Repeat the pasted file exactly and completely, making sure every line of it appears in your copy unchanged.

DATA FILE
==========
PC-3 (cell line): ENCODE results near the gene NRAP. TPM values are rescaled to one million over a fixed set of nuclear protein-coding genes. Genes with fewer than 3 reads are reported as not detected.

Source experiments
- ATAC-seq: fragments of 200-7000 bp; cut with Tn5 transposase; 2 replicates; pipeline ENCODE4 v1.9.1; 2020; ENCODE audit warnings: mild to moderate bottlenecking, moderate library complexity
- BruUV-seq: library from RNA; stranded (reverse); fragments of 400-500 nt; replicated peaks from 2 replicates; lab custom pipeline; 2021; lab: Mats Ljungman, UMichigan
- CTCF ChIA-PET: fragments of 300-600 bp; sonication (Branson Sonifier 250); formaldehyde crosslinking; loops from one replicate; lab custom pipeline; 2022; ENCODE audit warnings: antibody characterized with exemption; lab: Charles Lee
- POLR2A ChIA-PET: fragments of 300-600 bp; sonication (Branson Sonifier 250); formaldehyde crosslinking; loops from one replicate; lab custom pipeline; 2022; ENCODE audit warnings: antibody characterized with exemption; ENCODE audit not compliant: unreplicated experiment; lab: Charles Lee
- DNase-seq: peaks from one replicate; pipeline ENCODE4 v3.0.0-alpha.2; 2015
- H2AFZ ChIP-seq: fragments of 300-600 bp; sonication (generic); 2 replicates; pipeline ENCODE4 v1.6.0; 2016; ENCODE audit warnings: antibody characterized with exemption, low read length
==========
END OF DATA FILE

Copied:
PC-3 (cell line): ENCODE results near the gene NRAP. TPM values are rescaled to one million over a fixed set of nuclear protein-coding genes. Genes with fewer than 3 reads are reported as not detected.

Source experiments
- ATAC-seq: fragments of 200-7000 bp; cut with Tn5 transposase; 2 replicates; pipeline ENCODE4 v1.9.1; 2020; ENCODE audit warnings: mild to moderate bottlenecking, moderate library complexity
- BruUV-seq: library from RNA; stranded (reverse); fragments of 400-500 nt; replicated peaks from 2 replicates; lab custom pipeline; 2021; lab: Mats Ljungman, UMichigan
- CTCF ChIA-PET: fragments of 300-600 bp; sonication (Branson Sonifier 250); formaldehyde crosslinking; loops from one replicate; lab custom pipeline; 2022; ENCODE audit warnings: antibody characterized with exemption; lab: Charles Lee
- POLR2A ChIA-PET: fragments of 300-600 bp; sonication (Branson Sonifier 250); formaldehyde crosslinking; loops from one replicate; lab custom pipeline; 2022; ENCODE audit warnings: antibody characterized with exemption; ENCODE audit not compliant: unreplicated experiment; lab: Charles Lee
- DNase-seq: peaks from one replicate; pipeline ENCODE4 v3.0.0-alpha.2; 2015
- H2AFZ ChIP-seq: fragments of 300-600 bp; sonication (generic); 2 replicates; pipeline ENCODE4 v1.6.0; 2016; ENCODE audit warnings: antibody characterized with exemption, low read length